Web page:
The brouhaha about the so-called sale of the Achimota Forest Reserve having been laid to rest for being steeped in mendacity, we can turn our attention elsewhere.
We are constrained to push to the front burner the rot in which the Lands Commission is embroiled. It is a national blemish which we have allowed to fester into a monster because, we erroneously think such a rotten feature cannot be eradicated so we must live with it. To this stance, we demur without inhibition because, with sincerity and concerted efforts, the situation is reversible.
The monster, as represented by the copious acts of impropriety by officialdom at this critical state agency, calls for a national conversation, which by this commentary, we are prompting as a matter of exigency.
It is a subject which has incessantly attracted the attention of victims whose responses remain isolated complaints even as it gives governments and country a bad image over the years.
As a gangrenous wound, it must be opened up through sincere and honest disclosures such as we are pioneering, lest we fail to arrive at the appropriate and effective dosage of response.
We must admit that the Lands Commission, in its current state, demands a total overhaul, technology and integrity-driven et al. Only this approach will trigger the positive transformation this rotten institution needs to serve the cause of the country productively.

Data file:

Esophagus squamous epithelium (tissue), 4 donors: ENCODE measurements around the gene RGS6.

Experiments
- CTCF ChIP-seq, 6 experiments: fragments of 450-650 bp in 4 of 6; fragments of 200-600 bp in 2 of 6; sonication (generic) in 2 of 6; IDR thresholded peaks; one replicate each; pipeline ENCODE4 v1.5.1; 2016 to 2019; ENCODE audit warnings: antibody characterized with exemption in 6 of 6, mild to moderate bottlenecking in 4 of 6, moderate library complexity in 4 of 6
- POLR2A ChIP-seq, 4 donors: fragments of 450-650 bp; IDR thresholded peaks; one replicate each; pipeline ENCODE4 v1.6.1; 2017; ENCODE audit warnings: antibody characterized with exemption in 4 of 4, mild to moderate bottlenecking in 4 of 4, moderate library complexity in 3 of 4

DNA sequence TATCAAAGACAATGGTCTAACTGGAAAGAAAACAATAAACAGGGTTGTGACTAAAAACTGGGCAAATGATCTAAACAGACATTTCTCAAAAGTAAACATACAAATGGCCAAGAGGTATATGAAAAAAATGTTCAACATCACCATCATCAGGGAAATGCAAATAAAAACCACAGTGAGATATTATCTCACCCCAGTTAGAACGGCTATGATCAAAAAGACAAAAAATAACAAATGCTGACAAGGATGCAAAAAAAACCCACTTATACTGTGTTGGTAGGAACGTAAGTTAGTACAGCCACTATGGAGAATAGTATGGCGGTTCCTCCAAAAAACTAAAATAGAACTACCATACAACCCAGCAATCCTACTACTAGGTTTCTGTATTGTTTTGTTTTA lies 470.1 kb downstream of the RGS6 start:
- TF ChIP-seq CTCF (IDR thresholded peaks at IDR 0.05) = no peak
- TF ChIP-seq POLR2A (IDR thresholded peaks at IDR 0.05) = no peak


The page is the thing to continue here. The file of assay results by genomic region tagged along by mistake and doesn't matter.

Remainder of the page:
The Lands Commission, we must be blunt, features wanton forgery, corruption and stealing of documents and gangsterism, smelly acts which predate the incumbent political administration at the helm. The situation, we must admit, has only worsened currently which is why we are lamenting.
Land is hardly available especially in the nation's capital, a reality which has led to acts of depravity of gargantuan proportions at the state lands administration agency.
State lands earmarked for future projects across the country but more pronounced in Accra, are being sold out to so-called powerful personalities some of them linked to governments over preceding years and now.
We should not fold our arms as such persons abuse their offices the way they continue to do with impunity.
Service to government should be devoid of such abuse of authority as evidenced in the management of lands.
When the Vice President Mahamudu Bawumia introduced digitisation to this agency, novelty, which is yet to reach the level where it can prompt the needed change, he had at the back of his mind the prevailing trend of impropriety which we share too.
The digital intervention even as it is being nurtured, should constitute a part of the amalgam of response for the morally ailing Lands Commission.
The details of the rot are facts we would rather not disclose now, suffice to point out though they bear a pungent smell.
We shall stand by as we keep details of the rot to our chest for now as we await a convincing response from officialdom or better still, the germane quarters.